Jeffrey Dean Morgan Confirms Watchmen's Darker Elements are Fully Intact
As beautiful as the trailer for Watchmen looks, we can't forget that the story is just as important as the visuals. For those who are familiar with the complex story, you know that it's very dark and sometimes discomforting. Ever since Zack Snyder was announced as the director, he's been keen on keeping very true to the graphic novel, even going as far as keeping the film R rated, which should be a great relief to fans. The fact that the story won't be cut down to mirror more glossy family-friendly movies like Iron Man or Fantastic Four is most certainly a good thing. But how dark will Watchmen be? Our friends at Rope of Silicon caught up with Jeffrey Dean Morgan and made sure to ask him about a rather disturbing scene. He indeed confirms that they shot it and that the film will be as dark as the graphic novel itself.
The scene in question is the one shown in the photo released by Warner Brothers above. In it, Jeffrey Dean Morgan plays a young version of The Comedian, and is confronted by a pregnant Vietnamese woman after Dr. Manhattan and Edward Blake have fought in the Vietnam War. She questions him about her pregnancy and he says he's just going to forget it. She smashes a bottle and cuts his face, scarring him for the rest of his life. In retaliation, he pulls out his gun and shoots her in the chest. Morgan confirms: "Yeah, yeah, we're staying very true to this whole thing and yeah, that's there. It had to be. It's a big time defining moment for my character. It had to be there. It's the history of the scar, the whole deal. You can't take that away man." Obviously there's more, including a rape scene involving Carla Gugino as Sally Jupiter, that is intact as well, but as I said, this all a part of the story and it wouldn't have been the same without it.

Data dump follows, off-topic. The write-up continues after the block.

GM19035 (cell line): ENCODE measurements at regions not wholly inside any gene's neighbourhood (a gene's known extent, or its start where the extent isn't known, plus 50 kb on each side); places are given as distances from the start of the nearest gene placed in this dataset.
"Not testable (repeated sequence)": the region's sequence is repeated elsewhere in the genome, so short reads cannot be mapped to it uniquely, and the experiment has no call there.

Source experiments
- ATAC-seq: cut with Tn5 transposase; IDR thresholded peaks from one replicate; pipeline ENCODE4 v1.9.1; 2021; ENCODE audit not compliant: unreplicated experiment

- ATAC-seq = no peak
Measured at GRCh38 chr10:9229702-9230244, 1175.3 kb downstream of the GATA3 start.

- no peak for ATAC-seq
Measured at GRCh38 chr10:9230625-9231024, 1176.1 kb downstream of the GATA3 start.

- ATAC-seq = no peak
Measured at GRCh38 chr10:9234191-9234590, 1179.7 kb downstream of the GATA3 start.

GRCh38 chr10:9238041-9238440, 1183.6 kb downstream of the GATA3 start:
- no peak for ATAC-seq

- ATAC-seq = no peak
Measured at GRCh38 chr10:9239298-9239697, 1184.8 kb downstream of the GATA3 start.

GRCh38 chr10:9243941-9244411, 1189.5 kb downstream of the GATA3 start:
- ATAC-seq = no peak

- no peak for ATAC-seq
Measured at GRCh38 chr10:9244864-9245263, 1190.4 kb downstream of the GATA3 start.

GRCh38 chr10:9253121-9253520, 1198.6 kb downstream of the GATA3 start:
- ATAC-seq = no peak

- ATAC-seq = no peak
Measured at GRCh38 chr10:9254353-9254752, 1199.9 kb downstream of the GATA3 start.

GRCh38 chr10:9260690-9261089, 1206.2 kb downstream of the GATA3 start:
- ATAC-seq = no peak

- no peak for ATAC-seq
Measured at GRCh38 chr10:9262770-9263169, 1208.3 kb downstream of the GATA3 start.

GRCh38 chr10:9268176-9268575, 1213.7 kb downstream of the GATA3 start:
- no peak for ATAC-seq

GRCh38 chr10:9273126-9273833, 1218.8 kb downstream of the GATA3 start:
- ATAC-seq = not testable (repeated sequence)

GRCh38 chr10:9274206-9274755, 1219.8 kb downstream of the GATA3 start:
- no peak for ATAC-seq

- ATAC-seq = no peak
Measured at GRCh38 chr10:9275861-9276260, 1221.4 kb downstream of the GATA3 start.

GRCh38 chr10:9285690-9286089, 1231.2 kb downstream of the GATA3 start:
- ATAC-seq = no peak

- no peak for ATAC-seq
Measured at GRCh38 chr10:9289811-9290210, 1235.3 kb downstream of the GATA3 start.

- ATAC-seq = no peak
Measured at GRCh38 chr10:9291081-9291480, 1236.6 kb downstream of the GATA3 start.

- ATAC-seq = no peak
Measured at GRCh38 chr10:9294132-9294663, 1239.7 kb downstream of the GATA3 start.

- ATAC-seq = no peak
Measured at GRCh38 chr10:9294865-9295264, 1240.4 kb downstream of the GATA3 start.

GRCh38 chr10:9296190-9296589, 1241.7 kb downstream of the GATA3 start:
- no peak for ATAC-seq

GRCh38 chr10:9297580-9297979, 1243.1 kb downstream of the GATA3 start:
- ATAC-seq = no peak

"Getting into the heads of these characters was kind of an ordeal. The actions of The Comedian are brutal sometimes." He continued, "This is stuff that's a little different than anything I have ever done, and it was stuff that I had a hard time with. There are a couple of things The Comedian does, and I never ever in a million years thought there was something I would have to think twice about, as an actor, but I could make no excuses for it. There were a couple of rough days of filming where I was just like, 'this is tough.'"
Discussing this will immediately draw out complainers who will attempt to claim that the film could've done without such scenes, but I disagree. It's hard for me to explain the relevance on my own, which is why I'll jump back to another quote from Morgan. "The arcs The Comedian goes through are substantial to where his very being is questioned and he questions himself," and without them, his character wouldn't be this well-defined. "At first glance you think you are playing this bastard, just a mean son-of-a-bitch but the more I looked at the layers to this guy… How do you read a book about a guy that does the things he does and yet you sympathize with him? How the hell does that happen? I found that fascinating." If you're curious to hear more, be sure to head over to Rope of Silicon for the full article.
With Watchmen confirmed to be as dark as the graphic novel, I'm certain most fans are going to end up debating its potential box office success. However, The Dark Knight is undeniable proof that darker films that push the boundaries of the acceptable, even at PG-13 levels, can still be successful. I think the most important aspect of filmmaking is not how family accessible it is or how marketable it is, but instead, whether or not the filmmaker really achieved what they set out to do. Zack Snyder wanted to make as faithful of an adaptation of Watchmen as cinematically possible, even if that meant going into very dark and disturbing territory. It would've been a great disservice, and probably worse for the success of the film, if he did anything else. So although you may find this (and many) scenes particularly disturbing, I believe it will in fact be accepted as part of the more grand experience with this adaptation. Anyone agree?